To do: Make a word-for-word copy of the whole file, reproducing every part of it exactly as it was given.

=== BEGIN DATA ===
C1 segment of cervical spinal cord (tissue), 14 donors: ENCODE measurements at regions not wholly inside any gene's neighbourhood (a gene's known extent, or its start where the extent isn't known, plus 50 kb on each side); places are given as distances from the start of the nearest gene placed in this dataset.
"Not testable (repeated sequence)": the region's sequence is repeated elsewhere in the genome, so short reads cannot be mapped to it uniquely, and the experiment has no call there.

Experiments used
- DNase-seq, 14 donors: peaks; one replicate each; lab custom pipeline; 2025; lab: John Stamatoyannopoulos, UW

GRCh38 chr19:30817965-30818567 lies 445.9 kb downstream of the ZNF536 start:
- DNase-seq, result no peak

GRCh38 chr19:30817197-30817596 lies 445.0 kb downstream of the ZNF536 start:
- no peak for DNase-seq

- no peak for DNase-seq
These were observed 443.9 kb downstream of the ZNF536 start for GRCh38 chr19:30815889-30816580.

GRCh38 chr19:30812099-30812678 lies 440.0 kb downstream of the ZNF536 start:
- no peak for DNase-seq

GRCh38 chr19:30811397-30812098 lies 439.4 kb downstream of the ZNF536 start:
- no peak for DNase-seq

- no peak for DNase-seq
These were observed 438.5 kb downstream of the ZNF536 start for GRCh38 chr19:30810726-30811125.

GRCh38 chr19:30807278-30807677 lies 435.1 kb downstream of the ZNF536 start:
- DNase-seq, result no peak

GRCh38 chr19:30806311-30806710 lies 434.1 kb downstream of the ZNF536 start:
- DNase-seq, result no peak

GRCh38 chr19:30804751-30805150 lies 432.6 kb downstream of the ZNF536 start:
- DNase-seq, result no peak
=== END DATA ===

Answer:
C1 segment of cervical spinal cord (tissue), 14 donors: ENCODE measurements at regions not wholly inside any gene's neighbourhood (a gene's known extent, or its start where the extent isn't known, plus 50 kb on each side); places are given as distances from the start of the nearest gene placed in this dataset.
"Not testable (repeated sequence)": the region's sequence is repeated elsewhere in the genome, so short reads cannot be mapped to it uniquely, and the experiment has no call there.

Experiments used
- DNase-seq, 14 donors: peaks; one replicate each; lab custom pipeline; 2025; lab: John Stamatoyannopoulos, UW

GRCh38 chr19:30817965-30818567 lies 445.9 kb downstream of the ZNF536 start:
- DNase-seq, result no peak

GRCh38 chr19:30817197-30817596 lies 445.0 kb downstream of the ZNF536 start:
- no peak for DNase-seq

- no peak for DNase-seq
These were observed 443.9 kb downstream of the ZNF536 start for GRCh38 chr19:30815889-30816580.

GRCh38 chr19:30812099-30812678 lies 440.0 kb downstream of the ZNF536 start:
- no peak for DNase-seq

GRCh38 chr19:30811397-30812098 lies 439.4 kb downstream of the ZNF536 start:
- no peak for DNase-seq

- no peak for DNase-seq
These were observed 438.5 kb downstream of the ZNF536 start for GRCh38 chr19:30810726-30811125.

GRCh38 chr19:30807278-30807677 lies 435.1 kb downstream of the ZNF536 start:
- DNase-seq, result no peak

GRCh38 chr19:30806311-30806710 lies 434.1 kb downstream of the ZNF536 start:
- DNase-seq, result no peak

GRCh38 chr19:30804751-30805150 lies 432.6 kb downstream of the ZNF536 start:
- DNase-seq, result no peak